THE EQUALIZER. Denzel Washington, Martin Csokas, ChloÎ Grace Moretz. Directed by Antoine Fuqua. 132 minutes. Rated MA15+ (Strong violence).
By John McCarthy
VIGILANTE figures can be compelling in part because it’s natural to cheer against evildoers.
And it’s much easier to be drawn in when a likable actor portrays the putative hero.
But no matter how intriguing and righteous an avenging character appears to be – and no matter how heinous the behaviour he combats – cheering for violence is fundamentally perverse.
Based on the late-1980s television series starring Edward Woodward, The Equalizer cannot make a morally convincing case for committing brutal acts under the guise of justice.
This action thriller is less exploitative than many others of its kind, yet there’s no shortage of objectionable elements – most prominently, an array of gruesome killings.
Denzel Washington plays Robert McCall, a quiet, affable man who lives alone in a spare Boston apartment.
He’s a neat freak – meticulous to the extent he must surely suffer from obsessive-compulsive disorder – an exponent of consuming an all-natural diet, and an insomniac.
He reads a lot, wears crisp button-down shirts and practical sneakers, and rides the bus to his job at a home improvement chain store.
Quick to dispense advice, both practical and philosophical, McCall is a natural teacher.
He’s also inclined to extend a helping hand, as when he supports his colleague Ralphie (Johnny Skourtis) in his quest to lose weight so he can become a security guard.
Unable to sleep, McCall goes to a local diner every night where he reads classic novels and drinks tea, and where he befriends Teri (Chloe Grace Moretz), a young prostitute working for Russian mobsters.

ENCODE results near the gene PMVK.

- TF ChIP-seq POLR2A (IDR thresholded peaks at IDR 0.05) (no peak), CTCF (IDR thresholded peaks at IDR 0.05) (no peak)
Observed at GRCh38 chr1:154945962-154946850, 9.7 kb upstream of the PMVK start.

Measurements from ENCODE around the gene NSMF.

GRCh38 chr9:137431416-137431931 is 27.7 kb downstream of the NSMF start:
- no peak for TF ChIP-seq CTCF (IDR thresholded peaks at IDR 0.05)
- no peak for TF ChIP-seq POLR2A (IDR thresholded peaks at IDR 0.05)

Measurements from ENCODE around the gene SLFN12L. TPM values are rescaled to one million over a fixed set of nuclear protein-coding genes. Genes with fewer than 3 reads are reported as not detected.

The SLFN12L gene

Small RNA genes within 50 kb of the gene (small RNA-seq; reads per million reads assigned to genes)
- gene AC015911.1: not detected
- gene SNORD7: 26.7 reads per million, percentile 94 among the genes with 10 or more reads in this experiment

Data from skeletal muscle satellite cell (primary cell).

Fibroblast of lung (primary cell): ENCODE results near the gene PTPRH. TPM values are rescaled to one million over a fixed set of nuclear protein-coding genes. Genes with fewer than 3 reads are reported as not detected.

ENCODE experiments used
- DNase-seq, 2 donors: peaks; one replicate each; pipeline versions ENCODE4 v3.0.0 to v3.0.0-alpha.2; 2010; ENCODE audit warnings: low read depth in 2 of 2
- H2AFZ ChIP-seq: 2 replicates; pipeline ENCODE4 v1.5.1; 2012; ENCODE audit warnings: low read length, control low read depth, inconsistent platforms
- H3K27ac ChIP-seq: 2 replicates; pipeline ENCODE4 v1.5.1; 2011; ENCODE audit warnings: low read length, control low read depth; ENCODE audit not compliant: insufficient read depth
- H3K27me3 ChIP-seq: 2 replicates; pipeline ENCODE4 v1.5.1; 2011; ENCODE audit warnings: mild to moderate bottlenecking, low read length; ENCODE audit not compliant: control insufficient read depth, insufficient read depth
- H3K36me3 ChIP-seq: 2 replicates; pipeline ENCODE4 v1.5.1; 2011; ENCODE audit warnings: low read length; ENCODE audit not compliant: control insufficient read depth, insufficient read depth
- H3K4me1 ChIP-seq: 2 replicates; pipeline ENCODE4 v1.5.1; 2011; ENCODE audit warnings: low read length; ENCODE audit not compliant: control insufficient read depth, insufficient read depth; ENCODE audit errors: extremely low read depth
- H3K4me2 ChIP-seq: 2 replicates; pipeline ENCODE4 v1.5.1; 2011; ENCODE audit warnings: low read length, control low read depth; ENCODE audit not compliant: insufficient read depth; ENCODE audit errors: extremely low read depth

When she’s severely beaten by her handlers, McCall takes up her cause and demonstrates his aptitude for violence.
Teddy (Marton Csokas), a soulless fixer, is sent from Russia to investigate and McCall responds by going after their entire criminal network, which relies on corrupt police officers.
There’s little mystery surrounding McCall’s former life.
He’s a retired intelligence operative, trained to kill and extremely proficient at it.
Before she died, he promised his wife he’d stop, but Teri’s plight awakens the vengefulwarrior in him.
Washington reunites with director Antoine Fuqua, who steered his Oscar-winning performance as a venal LAPD officer in Training Day.
Fuqua puts a fairly artful sheen on the action but it’s just window dressing.
The movie’s first act has a quiet, melancholy air.
When the sleeping warrior wakes, however, it becomes a calculated frenzy of death.
No prizes are in the offing for Washington this time around, although he has the calm, middle-aged man of action down pat; he’s easy to watch, even when doing loathsome things.
It’s a relatively nuanced, detailed portrait, but there’s nothing to exculpate McCall.
He expresses some remorse after his initial outburst, whispering, “I’m sorry” – presumably to his late wife. He also claims he offers his victims the chance to do the right thing.
Yet his primary excuse for his vigilantism is, in effect, that he must do what he was trained to do. Call it the robot defence.
A utilitarian, the-ends-justify-the-means explanation is heard when his ex-spymaster, Susan Plummer (Melissa Leo), assures McCall he must “make the wrong choices to get to the right place.”
When his final victim asks him what he will gain from killing him, McCall replies, “Peace.”
Not only is his definition of peace idiosyncratic, it’s impossible to endorse.
John McCarthy is a reviewer for Catholic News Service.